Mathematics — GlossaryTermDefinitionBase 10 BlocksBlocks that show the base 10 number system. Include single unit cubes, rodsof 10, plates of 100, and cubes of 1,000.Biased dataData gathered from a sample that is not representative of the entirepopulation that is being sampled.Note regarding biased and unbiased data:If the sample is representative of the entire population being sampled, thatdata are unbiased. It is important to note that bias, or the lack thereof in a setof data, results from how the data were collected, and not from the datathemselves.Box and WhiskerPlot (Box Plot)A method of visually displaying a distribution of data values by usingthe median, quartiles, and extremes of the data set. The box shows themiddle 50% of the data.Example:CapacityThe maximum amount that a container can hold (volume).ChartA tool for providing graphical, tabular, or diagrammatical information;generally, it contains data displayed in a visual representation. It is often alsocalled a graph. See Graph or Table.Examples: a pie chart, a column chart, a bar chart, a line chartCircleA collection of points connected in a plane that are all the same distance froma fixed point.CollectTo gather information by using surveys, observations, etc.Common factorsNumbers that are factors of two or more numbers.Example: The factors of 12 are 1, 2, 3, 4, 6, and 12. The factors of 10 are 1,2, 5, and 10. The common factors of 12 and 10 are 1 and 2.Commutativeprinciple (addition ormultiplication)The principle that states that numbers may be added or multiplied in anyorder. This term is also referred to as the commutative property, law, or rule.Commutativeproperty of additionThe property that states that the sum stays the same when the order of theaddends is changed.Example: 6 4 4 6CompareTo examine two or more objects, numbers, etc. in order to note similaritiesand differences.Page 4 – 2014–15 NYSAA Frameworks Glossary – Mathematics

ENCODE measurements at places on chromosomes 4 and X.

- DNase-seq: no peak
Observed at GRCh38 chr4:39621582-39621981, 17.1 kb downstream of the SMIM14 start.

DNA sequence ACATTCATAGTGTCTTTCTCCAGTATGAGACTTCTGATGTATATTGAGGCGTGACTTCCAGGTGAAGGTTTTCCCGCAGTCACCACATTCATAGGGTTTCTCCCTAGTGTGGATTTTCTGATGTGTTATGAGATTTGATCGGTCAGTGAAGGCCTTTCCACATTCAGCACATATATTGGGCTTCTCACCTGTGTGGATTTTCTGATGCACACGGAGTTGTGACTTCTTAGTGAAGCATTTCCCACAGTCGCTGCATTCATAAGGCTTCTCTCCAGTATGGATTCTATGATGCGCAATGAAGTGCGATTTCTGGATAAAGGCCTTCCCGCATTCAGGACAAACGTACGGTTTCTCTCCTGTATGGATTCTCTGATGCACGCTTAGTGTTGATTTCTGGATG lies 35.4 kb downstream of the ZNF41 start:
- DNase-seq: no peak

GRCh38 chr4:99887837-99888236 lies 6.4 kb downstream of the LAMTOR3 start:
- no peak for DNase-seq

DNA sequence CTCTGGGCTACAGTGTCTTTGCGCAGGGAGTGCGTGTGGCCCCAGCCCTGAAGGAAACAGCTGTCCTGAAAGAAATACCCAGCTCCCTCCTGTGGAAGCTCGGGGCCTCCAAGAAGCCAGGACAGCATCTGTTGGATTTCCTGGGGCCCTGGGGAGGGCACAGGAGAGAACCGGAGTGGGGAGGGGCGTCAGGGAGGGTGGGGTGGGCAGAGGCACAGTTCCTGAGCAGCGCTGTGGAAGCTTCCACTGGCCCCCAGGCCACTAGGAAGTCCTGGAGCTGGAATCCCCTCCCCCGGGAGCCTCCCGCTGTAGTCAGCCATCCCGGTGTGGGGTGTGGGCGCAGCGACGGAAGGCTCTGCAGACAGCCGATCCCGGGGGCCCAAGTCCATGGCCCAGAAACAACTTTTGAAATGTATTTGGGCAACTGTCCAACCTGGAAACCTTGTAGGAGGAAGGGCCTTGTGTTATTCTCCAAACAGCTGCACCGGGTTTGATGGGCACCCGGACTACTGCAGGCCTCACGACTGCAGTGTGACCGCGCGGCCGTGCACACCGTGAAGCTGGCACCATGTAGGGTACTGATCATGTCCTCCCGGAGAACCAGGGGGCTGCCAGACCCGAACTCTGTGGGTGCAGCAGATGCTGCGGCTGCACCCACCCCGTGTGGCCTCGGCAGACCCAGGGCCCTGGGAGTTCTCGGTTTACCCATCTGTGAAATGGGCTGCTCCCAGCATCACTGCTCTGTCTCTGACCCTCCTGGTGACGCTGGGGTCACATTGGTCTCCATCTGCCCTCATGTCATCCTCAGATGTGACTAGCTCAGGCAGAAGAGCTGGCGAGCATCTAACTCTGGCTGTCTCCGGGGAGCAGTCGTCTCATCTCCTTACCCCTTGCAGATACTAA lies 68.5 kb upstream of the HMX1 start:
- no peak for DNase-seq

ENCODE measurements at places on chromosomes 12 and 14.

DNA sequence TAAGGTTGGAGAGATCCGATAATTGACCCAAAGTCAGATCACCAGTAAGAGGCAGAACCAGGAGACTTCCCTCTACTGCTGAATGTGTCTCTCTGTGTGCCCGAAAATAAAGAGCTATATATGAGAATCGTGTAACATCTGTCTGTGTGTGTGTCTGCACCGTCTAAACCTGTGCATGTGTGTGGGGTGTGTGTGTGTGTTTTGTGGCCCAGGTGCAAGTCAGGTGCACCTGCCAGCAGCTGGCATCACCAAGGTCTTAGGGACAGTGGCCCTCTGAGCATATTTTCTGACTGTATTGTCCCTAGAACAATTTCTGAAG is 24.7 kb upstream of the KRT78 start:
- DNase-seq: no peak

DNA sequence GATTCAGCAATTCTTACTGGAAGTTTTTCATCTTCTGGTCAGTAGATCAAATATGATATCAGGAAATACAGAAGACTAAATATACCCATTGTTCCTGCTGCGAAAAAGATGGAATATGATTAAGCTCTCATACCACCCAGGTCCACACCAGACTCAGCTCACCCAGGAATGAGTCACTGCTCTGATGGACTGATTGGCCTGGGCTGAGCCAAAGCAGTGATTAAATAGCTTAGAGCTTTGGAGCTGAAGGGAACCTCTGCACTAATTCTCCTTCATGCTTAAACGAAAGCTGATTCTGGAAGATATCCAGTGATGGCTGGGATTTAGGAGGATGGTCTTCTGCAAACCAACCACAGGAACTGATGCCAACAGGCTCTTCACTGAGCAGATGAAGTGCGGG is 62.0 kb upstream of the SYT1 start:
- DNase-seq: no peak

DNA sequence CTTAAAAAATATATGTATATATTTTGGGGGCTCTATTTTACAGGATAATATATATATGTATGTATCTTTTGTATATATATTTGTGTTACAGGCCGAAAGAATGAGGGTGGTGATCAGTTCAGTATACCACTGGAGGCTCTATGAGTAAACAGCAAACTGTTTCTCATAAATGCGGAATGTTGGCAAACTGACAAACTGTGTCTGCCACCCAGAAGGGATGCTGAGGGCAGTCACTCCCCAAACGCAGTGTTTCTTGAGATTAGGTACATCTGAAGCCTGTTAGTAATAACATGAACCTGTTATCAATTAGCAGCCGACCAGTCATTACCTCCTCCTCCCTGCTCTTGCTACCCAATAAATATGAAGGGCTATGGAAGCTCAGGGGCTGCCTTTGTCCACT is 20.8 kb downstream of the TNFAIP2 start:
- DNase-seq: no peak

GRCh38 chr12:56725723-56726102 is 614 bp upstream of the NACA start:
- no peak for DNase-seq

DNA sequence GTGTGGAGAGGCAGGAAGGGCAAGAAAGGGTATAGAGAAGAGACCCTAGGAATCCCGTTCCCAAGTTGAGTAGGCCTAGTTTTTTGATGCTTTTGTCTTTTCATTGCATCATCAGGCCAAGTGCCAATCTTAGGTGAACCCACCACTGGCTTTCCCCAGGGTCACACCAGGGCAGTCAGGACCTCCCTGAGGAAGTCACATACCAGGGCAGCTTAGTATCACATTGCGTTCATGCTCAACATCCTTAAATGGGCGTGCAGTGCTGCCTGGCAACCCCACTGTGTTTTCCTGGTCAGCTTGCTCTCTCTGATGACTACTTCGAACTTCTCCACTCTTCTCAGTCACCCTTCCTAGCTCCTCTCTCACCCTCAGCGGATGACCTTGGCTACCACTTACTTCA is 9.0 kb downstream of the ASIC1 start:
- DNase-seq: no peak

Mathematics — GlossaryTermDefinitionCompare numbersGiven two numbers, determine if one number is greater than, less than, orequal to the other number.ComplementaryanglesA pair of angles whose measures have a sum of 90 .Concrete objectSee Manipulative.Congruent anglesAngles that have the same measure. If one angle is placed on top of another,they are congruent if they fit exactly.Congruent figuresFigures that have the same shape and same size.Example:Congruent sides of atriangleThe sides of a triangle that are equal in length.ContrastTo compare in order to show unlikeliness or differences.ConversionThe process of changing into a different form or property. An example isperforming a conversion from inches to feet.Coordinate systemA system that uses coordinates (x, y) to establish position.Coordinate gridA two-dimensional system in which the coordinates of a point are itsdistances from the origin (the location where the two axes intersect).Coordinate planeSee Coordinate GridCoordinatesAn ordered pair of numbers that identifies an exact location of a point orobject on a grid, coordinate plane, or map written as (x, y).Example:The coordinates of the point in the example on the graph are (3, 2).Coordinates can be letters (C, G), numbers (2, 3), or a combination (1, K).CreateAll words that can refer to the act of writing and include the creation of originalmaterial, possibly by voice; by organizing or shaping information or ideas;and/or by using objects, visual language (selecting pictures, symbols, etc., toconvey information), sign language (American Sign Language (ASL) or othergestural communication system), stamping, and any communication aidssuch as a voice synthesizer or speech-generating device that has audiblespeech output, from single switch through computer-based options, tocommunicate ideas, choices, or information.Customary units oflength (not inclusive)Miles, yards, feet, inches.Page 5 – 2014–15 NYSAA Frameworks Glossary – Mathematics